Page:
Study Guide

Philip, King of France in King John

By William Shakespeare

Philip, King of France

King Philip of France is a worthy opponent for King John—but that doesn't mean that he's an especially interesting or attractive figure. Mainly, he seems a good match for King John in his negative qualities: both men are shifty, self-interested, and prone to picking fights, and both suffer from short attention spans.

You can see King Philip's belligerence in the opening scene of the play, when he sends a provocative message to King John (through his messenger, Châtillon), basically telling King John that he isn't a real king and that he should therefore give up his claim to the crown... and also surrender various territories to his nephew Arthur.

Do we think there is any chance that King John would agree to these terms? No. Do we think King Philip thinks there is any chance that John will agree to them? Not likely. So, you could pretty easily say that, in sending this message, King John is basically asking for war.

In theory, he's picking the fight on behalf of young Arthur, King John's nephew, who does indeed have a good legal claim to the throne of England. But from the way Philip carries himself in negotiating on Arthur's behalf, it starts to look like Philip is really only interested in using Arthur as a pawn so that he himself can take control of King John's territories.

The proof that Philip doesn't really care about Arthur comes when Hubert suggests that Philip's son Louis marry John's niece Blanche. Now that he has an opportunity to secure a good deal for his own son, Philip couldn't care less about young Arthur. All of a sudden, he and John are the best of friends—because it serves both of their selfish interests.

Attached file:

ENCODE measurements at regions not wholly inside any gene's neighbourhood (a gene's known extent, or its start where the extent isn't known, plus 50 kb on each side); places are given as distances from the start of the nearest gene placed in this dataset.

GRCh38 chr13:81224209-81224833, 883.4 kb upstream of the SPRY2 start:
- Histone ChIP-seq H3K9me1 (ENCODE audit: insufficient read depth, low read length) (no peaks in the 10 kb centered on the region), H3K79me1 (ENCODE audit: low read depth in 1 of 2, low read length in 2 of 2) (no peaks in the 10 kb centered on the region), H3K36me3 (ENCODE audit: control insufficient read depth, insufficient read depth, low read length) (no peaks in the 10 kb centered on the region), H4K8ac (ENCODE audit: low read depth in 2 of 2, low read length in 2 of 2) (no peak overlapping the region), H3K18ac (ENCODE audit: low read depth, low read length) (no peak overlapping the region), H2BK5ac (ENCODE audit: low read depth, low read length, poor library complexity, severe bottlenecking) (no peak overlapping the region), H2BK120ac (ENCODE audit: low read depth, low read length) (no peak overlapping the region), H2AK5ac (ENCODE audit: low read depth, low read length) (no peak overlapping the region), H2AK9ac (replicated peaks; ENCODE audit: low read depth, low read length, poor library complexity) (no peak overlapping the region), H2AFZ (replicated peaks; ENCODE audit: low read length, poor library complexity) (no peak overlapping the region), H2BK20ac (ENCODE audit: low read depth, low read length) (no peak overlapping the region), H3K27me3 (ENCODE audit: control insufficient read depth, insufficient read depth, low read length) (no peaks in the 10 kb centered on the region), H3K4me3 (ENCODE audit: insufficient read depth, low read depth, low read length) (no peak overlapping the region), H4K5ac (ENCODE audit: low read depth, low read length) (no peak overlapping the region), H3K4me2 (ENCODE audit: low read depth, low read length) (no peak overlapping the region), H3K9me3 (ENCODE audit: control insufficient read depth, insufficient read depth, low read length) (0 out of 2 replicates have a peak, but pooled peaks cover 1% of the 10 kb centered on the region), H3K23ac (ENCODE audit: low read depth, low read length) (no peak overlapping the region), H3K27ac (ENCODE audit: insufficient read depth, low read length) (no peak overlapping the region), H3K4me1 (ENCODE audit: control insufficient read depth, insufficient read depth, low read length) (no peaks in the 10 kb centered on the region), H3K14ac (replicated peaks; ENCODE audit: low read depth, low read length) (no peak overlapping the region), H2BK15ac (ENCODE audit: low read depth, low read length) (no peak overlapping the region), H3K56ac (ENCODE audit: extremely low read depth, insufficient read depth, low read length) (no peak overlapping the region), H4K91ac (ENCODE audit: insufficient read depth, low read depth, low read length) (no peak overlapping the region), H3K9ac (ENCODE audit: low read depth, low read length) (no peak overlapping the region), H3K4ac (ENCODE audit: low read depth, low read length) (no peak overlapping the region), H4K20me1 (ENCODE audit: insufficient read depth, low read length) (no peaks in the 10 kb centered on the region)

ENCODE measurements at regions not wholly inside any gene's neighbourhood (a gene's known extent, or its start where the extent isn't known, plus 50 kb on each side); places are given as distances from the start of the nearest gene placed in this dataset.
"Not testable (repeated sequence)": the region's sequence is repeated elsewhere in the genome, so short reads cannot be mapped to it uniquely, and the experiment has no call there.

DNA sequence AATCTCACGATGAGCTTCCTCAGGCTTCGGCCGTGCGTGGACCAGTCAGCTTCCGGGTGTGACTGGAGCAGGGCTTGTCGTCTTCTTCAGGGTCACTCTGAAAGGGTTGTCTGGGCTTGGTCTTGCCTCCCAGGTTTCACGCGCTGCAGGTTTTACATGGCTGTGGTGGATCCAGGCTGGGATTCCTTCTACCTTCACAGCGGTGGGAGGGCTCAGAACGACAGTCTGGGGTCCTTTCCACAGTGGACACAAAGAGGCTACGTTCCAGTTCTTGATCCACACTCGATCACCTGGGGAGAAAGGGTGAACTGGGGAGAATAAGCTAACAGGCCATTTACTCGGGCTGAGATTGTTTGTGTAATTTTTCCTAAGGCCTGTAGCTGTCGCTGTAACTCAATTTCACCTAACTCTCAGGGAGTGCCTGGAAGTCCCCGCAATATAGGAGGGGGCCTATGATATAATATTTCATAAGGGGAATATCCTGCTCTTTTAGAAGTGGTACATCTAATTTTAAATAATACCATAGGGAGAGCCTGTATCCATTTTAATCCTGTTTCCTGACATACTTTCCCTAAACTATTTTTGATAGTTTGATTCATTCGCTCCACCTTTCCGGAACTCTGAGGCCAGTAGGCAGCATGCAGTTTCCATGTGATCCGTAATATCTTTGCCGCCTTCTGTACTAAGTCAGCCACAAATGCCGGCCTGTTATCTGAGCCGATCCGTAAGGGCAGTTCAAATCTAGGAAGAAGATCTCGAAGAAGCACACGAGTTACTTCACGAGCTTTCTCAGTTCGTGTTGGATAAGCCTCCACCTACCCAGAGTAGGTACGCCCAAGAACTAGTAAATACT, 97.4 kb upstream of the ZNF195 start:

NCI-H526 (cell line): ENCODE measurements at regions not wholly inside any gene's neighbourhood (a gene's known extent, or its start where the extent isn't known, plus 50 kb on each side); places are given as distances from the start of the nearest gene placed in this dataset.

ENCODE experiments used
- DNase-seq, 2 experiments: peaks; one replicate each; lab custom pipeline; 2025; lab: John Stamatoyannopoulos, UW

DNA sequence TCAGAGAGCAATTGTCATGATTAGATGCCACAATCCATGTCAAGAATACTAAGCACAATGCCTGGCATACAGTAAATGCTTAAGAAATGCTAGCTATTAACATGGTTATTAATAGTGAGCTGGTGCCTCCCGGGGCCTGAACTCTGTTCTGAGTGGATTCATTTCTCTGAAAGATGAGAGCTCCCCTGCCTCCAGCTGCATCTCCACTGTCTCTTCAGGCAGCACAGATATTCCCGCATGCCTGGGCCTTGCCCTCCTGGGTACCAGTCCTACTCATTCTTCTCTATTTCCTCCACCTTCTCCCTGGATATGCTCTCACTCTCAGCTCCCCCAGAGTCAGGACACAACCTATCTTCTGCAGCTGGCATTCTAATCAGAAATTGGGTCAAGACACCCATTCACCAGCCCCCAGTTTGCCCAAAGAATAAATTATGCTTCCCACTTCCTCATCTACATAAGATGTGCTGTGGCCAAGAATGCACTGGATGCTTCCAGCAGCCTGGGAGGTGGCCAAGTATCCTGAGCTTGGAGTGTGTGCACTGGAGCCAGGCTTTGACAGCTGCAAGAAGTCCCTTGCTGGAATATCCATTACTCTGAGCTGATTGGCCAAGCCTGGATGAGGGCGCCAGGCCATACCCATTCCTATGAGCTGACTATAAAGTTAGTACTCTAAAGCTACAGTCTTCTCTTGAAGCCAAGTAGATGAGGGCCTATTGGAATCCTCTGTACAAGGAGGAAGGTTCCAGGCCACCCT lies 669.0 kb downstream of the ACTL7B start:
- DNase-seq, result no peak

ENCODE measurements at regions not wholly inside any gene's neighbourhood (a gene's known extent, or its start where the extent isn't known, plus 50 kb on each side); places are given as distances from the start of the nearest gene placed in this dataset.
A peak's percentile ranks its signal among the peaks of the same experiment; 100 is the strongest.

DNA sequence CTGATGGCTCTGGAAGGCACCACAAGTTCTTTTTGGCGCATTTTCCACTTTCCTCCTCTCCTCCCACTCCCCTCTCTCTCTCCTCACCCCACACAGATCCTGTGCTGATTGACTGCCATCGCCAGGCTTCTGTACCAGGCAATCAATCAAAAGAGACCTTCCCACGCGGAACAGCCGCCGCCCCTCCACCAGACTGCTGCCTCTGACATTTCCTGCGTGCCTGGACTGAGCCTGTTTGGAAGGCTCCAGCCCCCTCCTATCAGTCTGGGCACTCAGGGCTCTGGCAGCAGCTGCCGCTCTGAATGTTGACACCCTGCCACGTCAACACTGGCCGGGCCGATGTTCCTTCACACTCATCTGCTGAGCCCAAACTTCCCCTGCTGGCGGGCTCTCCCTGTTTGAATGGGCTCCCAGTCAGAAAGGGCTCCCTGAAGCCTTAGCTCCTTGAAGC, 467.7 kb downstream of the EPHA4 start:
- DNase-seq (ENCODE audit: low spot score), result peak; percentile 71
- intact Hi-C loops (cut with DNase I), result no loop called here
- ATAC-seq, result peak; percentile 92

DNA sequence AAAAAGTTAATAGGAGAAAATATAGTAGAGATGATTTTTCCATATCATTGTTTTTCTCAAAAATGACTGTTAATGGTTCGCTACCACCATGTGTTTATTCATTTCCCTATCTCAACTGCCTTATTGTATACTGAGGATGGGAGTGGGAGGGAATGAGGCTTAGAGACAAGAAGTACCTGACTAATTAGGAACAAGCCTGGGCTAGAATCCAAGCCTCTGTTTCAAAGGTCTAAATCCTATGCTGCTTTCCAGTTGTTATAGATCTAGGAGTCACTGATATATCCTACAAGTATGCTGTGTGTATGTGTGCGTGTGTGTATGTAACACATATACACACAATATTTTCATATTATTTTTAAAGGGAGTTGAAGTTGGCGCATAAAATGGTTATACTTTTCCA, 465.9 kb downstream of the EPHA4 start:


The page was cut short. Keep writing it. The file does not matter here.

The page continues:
That said, if there's one lesson that King John teaches us about politics, it's this: somebody who betrays one friend for the sake of personal gain will betray any friend who stands in his way. Just as King Philip kicked Arthur to the curb when it no longer suited him to back him up, Philip will also abandon John once Pandolf (representing the Pope) commands him to do it.

Sure, Philip puts on a public show of not wanting to break his alliance with John—but do we really believe he's sincere? If he really valued his friendship with John, couldn't he tell Pandolf to take a hike just like John does?

Philip's behavior proves that, as the Bastard would put it, "commodity" controls his actions.

This the last major decision Philip takes in the play. Like his English counterpart John, Philip seems to wither in power and importance in the second half of the play. Just as John gives authority for defending England to the Bastard, Philip turns the command of the invasion entirely over to his son Louis. From Act IV onward, Louis is the main commander of the French, not Philip.

It just goes to show that no matter how hard these guys fight and scheme to get power, they're eventually going to lose it and just disappear. That's just how the world rolls. Kind of makes the whole mad dash for power and status seem kind of useless, right?